Summer’s started.

In sharp contrast to the eternal, mind-numbing boredom of my summer days growing up, my summers since becoming one half of an international couple have involved travel. We are always an ocean apart from one set of parents or the other, and this distance only became harder when Fred entered the picture. Both sets of grandparents are getting older, their health is an ongoing issue, and the responsibility to make the time to see them while we still can has become ours.

We leave early tomorrow for Japan, where Fred was born and had spent the first four years of his life. Though he’s stopped speaking Japanese, he maintains an inexplicable attachment to his first home. He still remembers the park near our home, the “school bus” he used to take to preschool, his favorite store, his grandparents.

I always go back with a bit of weight in my heart. Japan is where I became a mother, and memories of those early baby and toddler years are packed up – so neatly, so separately and so inaccessibly – on one side of the world. I have no physical reminders of my early motherhood where we are now in the States, at all…but when I go back – two planes, one three-hour bus ride and a taxi later – it all hits me again. I walk again down the path to our favorite park and the familiar streets to my three grocery stores. We didn’t have a car back then, so I used to walk those roads pushing Fred in a stroller, with groceries in a backpack and more hanging on the handles of the stroller. As Fred got older he would come with me on his tricycle. On bad days when he was too hot or too tired, he would refuse to pedal and ask to be carried. I would then carry him and the groceries, and push the tricycle the half mile it took to get home. But mainly I remember how he would stop to look at the flowers or pebbles along the way home, or we would stand at the train crossings to wait for and watch the trains go by. With Max away at work 16-18 hours a day, I often felt lonely and alone that first year, isolated in a town with no friends and knowing no one who spoke English. The days seemed endless with so many hours, and so I didn’t mind how long it took to get home from the store. During this time, Fred and I had our own special world: we had each other.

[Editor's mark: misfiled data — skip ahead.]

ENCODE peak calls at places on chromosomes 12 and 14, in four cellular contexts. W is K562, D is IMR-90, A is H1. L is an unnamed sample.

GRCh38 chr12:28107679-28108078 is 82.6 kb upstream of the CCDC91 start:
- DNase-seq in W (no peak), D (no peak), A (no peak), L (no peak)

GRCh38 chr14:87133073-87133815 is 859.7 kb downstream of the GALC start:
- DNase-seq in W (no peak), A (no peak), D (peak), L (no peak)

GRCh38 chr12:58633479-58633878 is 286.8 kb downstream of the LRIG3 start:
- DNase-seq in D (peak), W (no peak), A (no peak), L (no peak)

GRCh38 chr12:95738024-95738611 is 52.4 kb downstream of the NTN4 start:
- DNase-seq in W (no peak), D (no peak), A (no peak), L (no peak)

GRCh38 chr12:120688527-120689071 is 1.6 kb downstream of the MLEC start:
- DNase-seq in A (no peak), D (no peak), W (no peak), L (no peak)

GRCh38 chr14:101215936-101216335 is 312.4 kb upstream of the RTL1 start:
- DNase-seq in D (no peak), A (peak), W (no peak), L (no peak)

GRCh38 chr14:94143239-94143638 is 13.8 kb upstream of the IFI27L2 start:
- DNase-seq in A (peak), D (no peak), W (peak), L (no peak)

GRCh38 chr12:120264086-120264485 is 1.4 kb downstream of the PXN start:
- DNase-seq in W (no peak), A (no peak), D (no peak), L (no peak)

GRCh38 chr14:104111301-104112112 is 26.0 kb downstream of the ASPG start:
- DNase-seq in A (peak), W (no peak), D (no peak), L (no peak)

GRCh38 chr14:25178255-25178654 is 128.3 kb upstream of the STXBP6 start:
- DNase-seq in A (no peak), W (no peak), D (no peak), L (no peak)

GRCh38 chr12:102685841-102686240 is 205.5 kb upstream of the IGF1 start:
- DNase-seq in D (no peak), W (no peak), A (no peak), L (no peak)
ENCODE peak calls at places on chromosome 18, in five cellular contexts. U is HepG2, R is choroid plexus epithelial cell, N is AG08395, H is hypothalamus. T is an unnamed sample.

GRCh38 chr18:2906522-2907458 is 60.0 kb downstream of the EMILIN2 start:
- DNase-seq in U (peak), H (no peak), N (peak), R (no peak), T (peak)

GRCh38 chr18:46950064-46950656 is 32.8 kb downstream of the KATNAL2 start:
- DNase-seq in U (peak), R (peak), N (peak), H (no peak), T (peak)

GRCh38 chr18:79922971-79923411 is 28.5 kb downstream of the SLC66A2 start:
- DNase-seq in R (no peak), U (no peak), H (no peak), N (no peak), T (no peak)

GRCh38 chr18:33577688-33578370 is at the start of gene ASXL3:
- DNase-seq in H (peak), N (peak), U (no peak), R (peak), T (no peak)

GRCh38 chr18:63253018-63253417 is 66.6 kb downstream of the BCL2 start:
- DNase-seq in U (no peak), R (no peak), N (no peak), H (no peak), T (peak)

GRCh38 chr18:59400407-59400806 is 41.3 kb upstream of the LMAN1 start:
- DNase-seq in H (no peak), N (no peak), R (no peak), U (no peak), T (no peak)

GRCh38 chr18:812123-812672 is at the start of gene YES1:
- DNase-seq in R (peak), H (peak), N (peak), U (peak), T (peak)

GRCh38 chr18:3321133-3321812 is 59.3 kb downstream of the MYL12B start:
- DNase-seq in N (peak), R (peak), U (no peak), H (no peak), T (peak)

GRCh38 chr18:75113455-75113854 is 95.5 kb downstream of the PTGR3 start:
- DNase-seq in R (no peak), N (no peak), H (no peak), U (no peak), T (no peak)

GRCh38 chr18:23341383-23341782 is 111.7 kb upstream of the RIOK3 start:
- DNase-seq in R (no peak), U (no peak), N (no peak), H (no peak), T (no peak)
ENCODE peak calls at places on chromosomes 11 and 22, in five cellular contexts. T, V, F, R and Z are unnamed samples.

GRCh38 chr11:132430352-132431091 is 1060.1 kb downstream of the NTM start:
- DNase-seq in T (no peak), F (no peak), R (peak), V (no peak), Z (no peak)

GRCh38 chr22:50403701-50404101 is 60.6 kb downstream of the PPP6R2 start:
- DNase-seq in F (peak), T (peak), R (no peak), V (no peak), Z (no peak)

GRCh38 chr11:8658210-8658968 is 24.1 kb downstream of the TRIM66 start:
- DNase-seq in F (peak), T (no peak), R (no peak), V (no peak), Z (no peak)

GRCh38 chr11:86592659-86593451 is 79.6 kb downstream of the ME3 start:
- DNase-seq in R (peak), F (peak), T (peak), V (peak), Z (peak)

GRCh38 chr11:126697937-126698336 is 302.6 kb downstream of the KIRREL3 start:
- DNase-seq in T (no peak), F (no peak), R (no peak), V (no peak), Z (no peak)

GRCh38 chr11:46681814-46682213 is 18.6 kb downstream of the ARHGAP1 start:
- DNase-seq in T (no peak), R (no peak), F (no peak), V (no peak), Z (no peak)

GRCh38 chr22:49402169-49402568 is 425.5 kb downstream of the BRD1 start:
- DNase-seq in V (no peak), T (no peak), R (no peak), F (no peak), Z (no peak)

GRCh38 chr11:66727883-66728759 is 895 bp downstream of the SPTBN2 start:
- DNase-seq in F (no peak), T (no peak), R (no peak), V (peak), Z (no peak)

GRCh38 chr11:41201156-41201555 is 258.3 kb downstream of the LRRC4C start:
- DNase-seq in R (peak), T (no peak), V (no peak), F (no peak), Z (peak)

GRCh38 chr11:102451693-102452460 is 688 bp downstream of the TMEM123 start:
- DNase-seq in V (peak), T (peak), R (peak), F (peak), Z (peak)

We moved to the States right around the time Fred was ready to enter school. By the time he started kindergarten he was becoming part of a social fabric that would stretch wider and wider. In the years since, he’s moved from my arms and my lap to arranging play dates on his own; from watching flowers and pebbles to explaining to us how our phones and camera work.

But we’ve both grown, haven’t we? I get together with girlfriends now, without Fred. I’m working again with clients. I’m reading again, and writing. We’ve both developed our own worlds here in the States, together, and apart.

So I’m looking forward to flying out tomorrow, and spending three weeks together with Fred and Max, starting with the 16-hour flight. I’m looking forward to asking Fred, “Do you remember this?” and sharing with him the pieces of our world that have meant so much to me but which he was probably too young to remember.

Do you revisit the different places of your children’s life?

10 thoughts on “Summers

  1. Best wishes, Cecilia on your trip to Japan.

    A part of me wishes to go back to India where I spent many of my summers. It has been almost 20 years since I’ve gone back. Although my daughter and I were both born in the states, I want her to explore the terrain that represents her roots. I also want to revisit some of my memories of my summers there.

    I look forward to your words and observations regarding your trip!

    • Thanks Rudri, and I am coming back to you very late! Hard to believe the 3 weeks are behind us (we just got back yesterday). I’ll post shortly about some thoughts from my trip.

      I think you should absolutely visit India with your daughter. It will be so interesting and new, too, to see it from her eyes. It’s wonderful when we can connect our children to their roots.


    • Ayala, Thank you so much! And sorry for this late response. We just got back and we did have a good and eye opening trip. I’m going to try and collect/organize my thoughts and write about some of them.


  2. I have just returned from my moving-induced hiatus to find you on a vacation-induced one of your own (though it looks like you may have just gotten back too). Looking forward to reconnecting this summer and to hearing more about your trip to the place of your early motherhood. Hope it was a wonderful one. xo

    • Same here, Kristen! So glad you’re back as I’ve missed your writing. Good luck settling in to your new home; I know you’ll be happy.


  3. Having lived a related flavor of this for ten years or so – the grandparents / cousins / aunts / uncles, etc., of my children being in Europe – summer meant trooping over to stay with in-laws, a hubby who went off with his old friends, and yours truly with the kiddos and his relatives.

    Most of the time it was fine. Certainly good for the kids. Some of the time, not so fine for me… But we do what we do for those we love, right?

    Hoping your trip was glorious!

    • Yes, it’s a give and take, isn’t it? I remember your back story about that.

      We had a good trip all in all. SO tiring, but ultimately good, and our son loved it, as usual 🙂

      Thanks for stopping by, D!


I'd love to hear from you!

Fill in your details below or click an icon to log in: Logo

You are commenting using your account. Log Out /  Change )

Google photo

You are commenting using your Google account. Log Out /  Change )

Twitter picture

You are commenting using your Twitter account. Log Out /  Change )

Facebook photo

You are commenting using your Facebook account. Log Out /  Change )

Connecting to %s